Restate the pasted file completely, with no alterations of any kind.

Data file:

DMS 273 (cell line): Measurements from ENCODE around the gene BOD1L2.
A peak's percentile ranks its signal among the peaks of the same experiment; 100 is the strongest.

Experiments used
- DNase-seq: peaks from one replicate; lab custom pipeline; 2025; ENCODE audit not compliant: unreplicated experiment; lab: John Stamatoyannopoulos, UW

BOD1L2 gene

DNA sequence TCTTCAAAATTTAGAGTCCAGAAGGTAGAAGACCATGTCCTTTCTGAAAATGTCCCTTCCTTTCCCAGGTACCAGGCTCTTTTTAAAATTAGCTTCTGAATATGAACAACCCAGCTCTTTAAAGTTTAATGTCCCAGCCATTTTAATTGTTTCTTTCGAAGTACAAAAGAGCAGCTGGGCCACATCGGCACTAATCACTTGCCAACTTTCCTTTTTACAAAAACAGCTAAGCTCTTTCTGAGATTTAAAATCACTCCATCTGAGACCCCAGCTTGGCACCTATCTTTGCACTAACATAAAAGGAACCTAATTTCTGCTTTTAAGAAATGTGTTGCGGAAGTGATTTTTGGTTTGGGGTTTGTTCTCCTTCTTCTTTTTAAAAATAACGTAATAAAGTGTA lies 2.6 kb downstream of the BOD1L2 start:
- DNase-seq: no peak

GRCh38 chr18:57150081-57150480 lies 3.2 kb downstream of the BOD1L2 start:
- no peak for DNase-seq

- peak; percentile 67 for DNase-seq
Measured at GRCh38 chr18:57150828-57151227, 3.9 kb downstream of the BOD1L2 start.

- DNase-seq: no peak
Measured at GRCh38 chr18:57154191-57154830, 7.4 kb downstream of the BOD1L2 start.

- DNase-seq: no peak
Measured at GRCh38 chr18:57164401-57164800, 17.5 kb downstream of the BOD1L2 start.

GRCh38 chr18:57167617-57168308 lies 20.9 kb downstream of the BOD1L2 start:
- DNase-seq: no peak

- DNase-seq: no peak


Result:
DMS 273 (cell line): Measurements from ENCODE around the gene BOD1L2.
A peak's percentile ranks its signal among the peaks of the same experiment; 100 is the strongest.

Experiments used
- DNase-seq: peaks from one replicate; lab custom pipeline; 2025; ENCODE audit not compliant: unreplicated experiment; lab: John Stamatoyannopoulos, UW

BOD1L2 gene

DNA sequence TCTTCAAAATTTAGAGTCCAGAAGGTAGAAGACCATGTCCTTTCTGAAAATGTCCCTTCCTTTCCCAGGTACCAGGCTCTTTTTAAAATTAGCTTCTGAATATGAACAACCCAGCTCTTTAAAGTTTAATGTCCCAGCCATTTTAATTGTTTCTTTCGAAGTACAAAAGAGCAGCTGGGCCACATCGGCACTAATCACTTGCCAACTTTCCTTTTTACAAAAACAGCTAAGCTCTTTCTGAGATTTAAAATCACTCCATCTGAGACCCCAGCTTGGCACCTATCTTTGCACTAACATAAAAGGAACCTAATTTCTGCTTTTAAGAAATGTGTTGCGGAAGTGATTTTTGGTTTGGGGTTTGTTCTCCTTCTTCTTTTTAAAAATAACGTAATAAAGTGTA lies 2.6 kb downstream of the BOD1L2 start:
- DNase-seq: no peak

GRCh38 chr18:57150081-57150480 lies 3.2 kb downstream of the BOD1L2 start:
- no peak for DNase-seq

- peak; percentile 67 for DNase-seq
Measured at GRCh38 chr18:57150828-57151227, 3.9 kb downstream of the BOD1L2 start.

- DNase-seq: no peak
Measured at GRCh38 chr18:57154191-57154830, 7.4 kb downstream of the BOD1L2 start.

- DNase-seq: no peak
Measured at GRCh38 chr18:57164401-57164800, 17.5 kb downstream of the BOD1L2 start.

GRCh38 chr18:57167617-57168308 lies 20.9 kb downstream of the BOD1L2 start:
- DNase-seq: no peak

- DNase-seq: no peak